The Guy Carpenter Asia-Pacific Climate Impact Centre (GCACIC), a joint initiative of Guy Carpenter and City University of Hong Kong, has released its third annual report, which presents the findings of the 27 research projects conducted by GCACIC members on climate issues in the Asia-Pacific region in 2011.
The report covers a wide range of climate-related events and phenomena affecting the Asia-Pacific region, as well as across the globe. Highlights of the analysis included the following topics:
Tropical Cyclones – the increasing intensity of tropical cyclone precipitation due to global warming and the inactive period of western North Pacific tropical cyclone activity from 1998-2010.
Monsoons – the long-term change in summer moisture circulation over South China, changes in the seasonal cycle and extremes in China, the East Asian monsoon-typhoon connection and the relationship between Ural-Siberian blocking and the East Asian winter monsoon. The section also explores quantifying the reliability of precipitation datasets for monitoring large-scale East Asian precipitation variations, mechanisms for establishing the early morning maximum summer rainfall over southeast China, seasonal changes of variation of rainfall over southeast China and observational and supportive modeling analyses of winter precipitation change in China over the last half century.
ENSO and ENSO (El Niño Southern Oscillation) Impacts – the teleconnected influence of North America sea surface temperature on El Niño onset, interdecadal modulation of the influence of La Niña events on Mei-Yu rainfall, the impact of ENSO and Madden-Julian Oscillation (MJO) on Western North Pacific (WNP) typhoon activity, coupling between El Niño-Southern Oscillation and water transport over East Asia-WNP and implications of the ENSO signal for South China monsoon climate.
Global Circulation – the climatology of anticyclonic and cyclonic Rossby wave breaking on the dynamical tropopause in the Southern Hemisphere, and linkages between the zonal asymmetry of the annular mode pattern and its downstream subtropical jet downstream of the storm track.
Climate Variability and Prediction – the leading modes of East Asian winter climate variability and their predictability, a statistical model for long-lead probabilistic precipitation forecasts for East Asia, the impact of summer East Asian jet stream biases on surface air temperature in east-central China and regional climate simulations of summer diurnal rainfall variations over East Asia and southeast China.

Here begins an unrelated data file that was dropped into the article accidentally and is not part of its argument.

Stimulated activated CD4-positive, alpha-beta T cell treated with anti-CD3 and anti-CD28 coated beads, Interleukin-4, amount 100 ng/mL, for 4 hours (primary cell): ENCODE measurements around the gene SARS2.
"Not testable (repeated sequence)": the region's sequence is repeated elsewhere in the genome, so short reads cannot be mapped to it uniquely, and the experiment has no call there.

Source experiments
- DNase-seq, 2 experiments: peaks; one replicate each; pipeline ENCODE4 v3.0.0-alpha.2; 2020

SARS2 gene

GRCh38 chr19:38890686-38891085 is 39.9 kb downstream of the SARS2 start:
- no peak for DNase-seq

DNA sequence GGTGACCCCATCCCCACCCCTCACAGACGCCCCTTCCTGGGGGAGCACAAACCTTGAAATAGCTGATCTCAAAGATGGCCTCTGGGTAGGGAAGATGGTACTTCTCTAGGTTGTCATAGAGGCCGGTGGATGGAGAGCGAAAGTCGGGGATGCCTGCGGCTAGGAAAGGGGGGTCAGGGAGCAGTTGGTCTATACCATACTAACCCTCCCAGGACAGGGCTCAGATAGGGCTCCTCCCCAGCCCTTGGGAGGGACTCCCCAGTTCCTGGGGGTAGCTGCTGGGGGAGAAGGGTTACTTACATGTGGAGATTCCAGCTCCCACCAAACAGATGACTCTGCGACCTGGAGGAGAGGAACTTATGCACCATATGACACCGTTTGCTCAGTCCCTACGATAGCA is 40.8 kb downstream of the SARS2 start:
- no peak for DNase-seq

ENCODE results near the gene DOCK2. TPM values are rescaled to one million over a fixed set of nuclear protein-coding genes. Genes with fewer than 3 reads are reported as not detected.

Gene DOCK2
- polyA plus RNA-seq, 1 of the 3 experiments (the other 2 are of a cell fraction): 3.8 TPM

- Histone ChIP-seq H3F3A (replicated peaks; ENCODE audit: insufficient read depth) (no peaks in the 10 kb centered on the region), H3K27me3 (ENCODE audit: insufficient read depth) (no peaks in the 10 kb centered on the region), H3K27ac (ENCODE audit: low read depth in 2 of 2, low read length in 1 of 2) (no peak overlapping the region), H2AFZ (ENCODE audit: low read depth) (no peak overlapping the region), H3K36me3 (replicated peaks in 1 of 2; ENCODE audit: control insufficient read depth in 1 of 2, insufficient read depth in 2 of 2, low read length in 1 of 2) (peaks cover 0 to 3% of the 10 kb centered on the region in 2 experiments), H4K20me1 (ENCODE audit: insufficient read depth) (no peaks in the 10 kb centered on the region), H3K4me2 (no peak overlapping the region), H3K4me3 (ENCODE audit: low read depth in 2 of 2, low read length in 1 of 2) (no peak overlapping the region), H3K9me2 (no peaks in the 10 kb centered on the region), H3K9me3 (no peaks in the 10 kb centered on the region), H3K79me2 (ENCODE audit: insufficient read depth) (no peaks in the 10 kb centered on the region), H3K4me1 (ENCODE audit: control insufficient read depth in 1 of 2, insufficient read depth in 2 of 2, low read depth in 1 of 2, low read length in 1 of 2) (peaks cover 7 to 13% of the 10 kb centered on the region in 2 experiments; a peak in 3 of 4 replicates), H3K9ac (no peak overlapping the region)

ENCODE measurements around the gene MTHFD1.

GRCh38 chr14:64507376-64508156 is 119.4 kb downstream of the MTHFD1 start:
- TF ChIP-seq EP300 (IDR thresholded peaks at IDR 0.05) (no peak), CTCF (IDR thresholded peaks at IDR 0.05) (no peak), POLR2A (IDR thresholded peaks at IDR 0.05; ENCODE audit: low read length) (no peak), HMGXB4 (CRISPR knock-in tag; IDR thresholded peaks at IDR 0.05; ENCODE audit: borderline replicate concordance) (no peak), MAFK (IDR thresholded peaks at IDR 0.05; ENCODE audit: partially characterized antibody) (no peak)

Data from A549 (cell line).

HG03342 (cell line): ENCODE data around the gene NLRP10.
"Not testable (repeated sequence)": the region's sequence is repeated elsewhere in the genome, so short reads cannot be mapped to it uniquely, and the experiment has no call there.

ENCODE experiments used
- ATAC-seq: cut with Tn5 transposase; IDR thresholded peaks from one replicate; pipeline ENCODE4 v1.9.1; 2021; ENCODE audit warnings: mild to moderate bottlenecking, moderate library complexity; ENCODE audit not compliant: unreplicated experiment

Global Warming – global warming and water vapor change in the southern hemisphere.
Climate Change – Pakistan’s two-stage monsoon and links with the recent climate change.
Air Quality in Pearl River Delta – the source and patterns of nitrogen oxide pollutants for air quality predictions, aerosol and trace gas profiles in the lower troposphere from spectroscopic sunlight observations and air quality simulations over the Pearl River Delta.
Analysis Technique – the geophysical application of partial wavelet coherence and multiple wavelet coherence.
Professor Johnny Chan, Director, Guy Carpenter Asia-Pacific Climate Impact Centre, noted: “The Asia-Pacific region continues to be a hot spot for climate-related phenomena – one that is particularly vulnerable to the effects of these events. This year we expanded our research to include general climate issues on a global scale, understanding that the risks related to climate change are borderless. Through GCACIC, it is our goal to further develop the predictive tools and analysis needed to better understand and predict climate-related phenomena.”
James Nash, CEO for Guy Carpenter’s Asia Pacific Region, added, “The first step in combating climate-related risks is to understand them, which is why GCACIC remains committed to studying the climate issues most pressing to businesses operating within the Asia-Pacific region. The initiative will continue to provide the resources needed to advise the insurance industry on how to better understand, prepare for and manage the risks associated with natural disasters and catastrophes.”
Source: Guy Carpenter
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